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Who Will Be Scrambling for Their Shorts When the SPAC High Tide Rolls Out?

The Business of Business

As fun as it is right now, we know the SPAC madness is going to end. The only questions are when, and who will be left holding the bag. 

“When” is hard to answer, but it’s becoming increasingly clear who’s going to be stuck with the bill when this party is finally over. SPAC sponsors will for the most part be fine, and probably better off for their adventures. Initial investors who hold on to their shares through a merger, or redeem them if no deal happens aren’t likely to end up worse for wear. However, secondary investors could be in for a gut punch.

“Who’s going to get hurt are people speculating on a deal getting done, and bidding up the price,” Brad L. Shiffman, a deal lawyer with Blank Rome, told me in a phone call last week.


Both Shiffman and Ellenoff have been in the SPAC business since way before the investment vehicles were hip, long enough to have a firm handle on the trends. I first talked to both of them in September 2009, for an article I wrote about challenges in SPACs following the Great Recession.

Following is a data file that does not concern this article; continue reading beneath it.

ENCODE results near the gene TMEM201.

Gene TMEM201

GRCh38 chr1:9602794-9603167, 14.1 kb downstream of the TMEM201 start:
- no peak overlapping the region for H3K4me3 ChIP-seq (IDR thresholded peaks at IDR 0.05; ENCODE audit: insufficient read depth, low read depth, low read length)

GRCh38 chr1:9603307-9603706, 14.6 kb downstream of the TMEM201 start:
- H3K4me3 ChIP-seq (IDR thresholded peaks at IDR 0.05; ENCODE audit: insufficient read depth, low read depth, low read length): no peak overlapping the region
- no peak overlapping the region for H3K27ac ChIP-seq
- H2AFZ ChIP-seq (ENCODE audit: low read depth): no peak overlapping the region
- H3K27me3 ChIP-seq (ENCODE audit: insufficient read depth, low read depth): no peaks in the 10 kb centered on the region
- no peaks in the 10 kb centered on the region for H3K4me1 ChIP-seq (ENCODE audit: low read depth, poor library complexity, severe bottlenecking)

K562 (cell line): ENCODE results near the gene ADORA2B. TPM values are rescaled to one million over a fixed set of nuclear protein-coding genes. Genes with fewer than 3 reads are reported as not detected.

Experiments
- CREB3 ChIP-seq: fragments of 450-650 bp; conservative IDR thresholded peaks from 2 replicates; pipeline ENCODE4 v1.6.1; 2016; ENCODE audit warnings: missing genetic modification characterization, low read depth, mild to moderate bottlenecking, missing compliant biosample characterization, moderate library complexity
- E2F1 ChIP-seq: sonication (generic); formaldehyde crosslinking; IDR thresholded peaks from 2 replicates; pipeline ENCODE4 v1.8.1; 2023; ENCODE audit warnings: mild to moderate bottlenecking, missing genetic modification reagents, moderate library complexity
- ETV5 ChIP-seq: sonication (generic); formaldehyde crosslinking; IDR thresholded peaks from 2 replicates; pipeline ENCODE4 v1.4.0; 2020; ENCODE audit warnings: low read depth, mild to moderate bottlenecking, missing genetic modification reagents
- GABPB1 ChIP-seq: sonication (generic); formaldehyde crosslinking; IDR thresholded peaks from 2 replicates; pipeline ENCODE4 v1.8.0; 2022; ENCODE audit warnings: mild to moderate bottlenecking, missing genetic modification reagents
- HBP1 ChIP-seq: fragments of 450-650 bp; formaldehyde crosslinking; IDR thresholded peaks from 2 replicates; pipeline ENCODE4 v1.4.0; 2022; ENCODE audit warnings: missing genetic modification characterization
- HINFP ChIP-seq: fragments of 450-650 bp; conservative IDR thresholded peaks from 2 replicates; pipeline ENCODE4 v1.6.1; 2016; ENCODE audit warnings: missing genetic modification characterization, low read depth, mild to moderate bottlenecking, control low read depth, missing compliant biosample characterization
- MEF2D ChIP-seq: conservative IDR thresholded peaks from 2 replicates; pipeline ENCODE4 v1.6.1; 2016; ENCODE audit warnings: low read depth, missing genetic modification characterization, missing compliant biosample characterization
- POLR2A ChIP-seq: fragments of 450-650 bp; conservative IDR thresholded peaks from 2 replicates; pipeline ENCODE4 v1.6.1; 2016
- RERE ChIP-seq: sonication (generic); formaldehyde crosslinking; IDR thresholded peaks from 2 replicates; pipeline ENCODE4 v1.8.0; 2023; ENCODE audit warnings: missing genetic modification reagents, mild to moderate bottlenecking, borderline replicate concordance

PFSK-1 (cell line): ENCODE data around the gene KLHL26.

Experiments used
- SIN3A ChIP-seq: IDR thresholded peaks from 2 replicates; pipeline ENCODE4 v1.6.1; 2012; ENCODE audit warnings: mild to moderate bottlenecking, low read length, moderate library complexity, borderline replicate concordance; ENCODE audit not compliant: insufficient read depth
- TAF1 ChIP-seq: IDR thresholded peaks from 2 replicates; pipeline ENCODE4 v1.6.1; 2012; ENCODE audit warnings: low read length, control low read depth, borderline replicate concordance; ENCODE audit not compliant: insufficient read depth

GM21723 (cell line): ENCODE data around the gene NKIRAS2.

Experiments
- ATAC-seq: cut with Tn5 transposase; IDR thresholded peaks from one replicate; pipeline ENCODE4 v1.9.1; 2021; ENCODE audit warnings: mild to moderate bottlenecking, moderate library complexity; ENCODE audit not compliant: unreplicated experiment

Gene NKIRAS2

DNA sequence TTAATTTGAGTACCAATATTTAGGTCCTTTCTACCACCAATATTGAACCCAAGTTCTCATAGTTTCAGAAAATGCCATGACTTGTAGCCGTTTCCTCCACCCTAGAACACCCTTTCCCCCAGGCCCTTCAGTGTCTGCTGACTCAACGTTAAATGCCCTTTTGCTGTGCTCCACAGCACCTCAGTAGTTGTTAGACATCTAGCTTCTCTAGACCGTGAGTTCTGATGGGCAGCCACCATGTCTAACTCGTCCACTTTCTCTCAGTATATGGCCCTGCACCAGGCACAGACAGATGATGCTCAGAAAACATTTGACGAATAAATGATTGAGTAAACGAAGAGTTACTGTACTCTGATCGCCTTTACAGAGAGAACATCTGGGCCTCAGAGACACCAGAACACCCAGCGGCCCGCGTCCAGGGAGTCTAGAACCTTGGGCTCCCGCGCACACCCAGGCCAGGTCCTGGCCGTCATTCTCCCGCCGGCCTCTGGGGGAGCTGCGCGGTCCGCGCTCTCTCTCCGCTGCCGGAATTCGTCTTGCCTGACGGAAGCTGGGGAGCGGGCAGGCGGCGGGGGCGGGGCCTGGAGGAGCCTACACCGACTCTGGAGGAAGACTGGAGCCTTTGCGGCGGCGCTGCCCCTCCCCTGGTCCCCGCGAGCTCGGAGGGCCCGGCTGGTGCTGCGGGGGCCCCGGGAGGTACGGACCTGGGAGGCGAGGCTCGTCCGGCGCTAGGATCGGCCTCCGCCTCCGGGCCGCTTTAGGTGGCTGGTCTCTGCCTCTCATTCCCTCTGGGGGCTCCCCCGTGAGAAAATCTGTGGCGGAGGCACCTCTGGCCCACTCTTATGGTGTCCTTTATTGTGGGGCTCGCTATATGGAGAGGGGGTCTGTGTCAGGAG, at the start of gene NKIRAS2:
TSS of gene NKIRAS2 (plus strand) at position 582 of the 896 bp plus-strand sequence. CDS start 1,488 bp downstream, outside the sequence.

The vehicles were created by investment banker David Nussbaum and lawyer David Miller in 1993, according to the Wall Street Journal. Founders see them as a disruptive alternative to traditional IPOs, enhancing their popularity of late.

Looking back on the 2008 crash is instructive for understanding what could happen when SPACs eventually lose momentum, Shiffman explained to me over the phone last week. There is some built-in mitigation of downside risk in the event things don't work out as planned.

“What happens is the money gets returned if the SPAC can’t get its business deal done,” he said. “It’s a great protection for investors.”

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“Who Will Be Scrambling for Their Shorts When the SPAC High Tide Rolls Out?” by Christie Smythe was published in The Business of Business on March 16, 2021.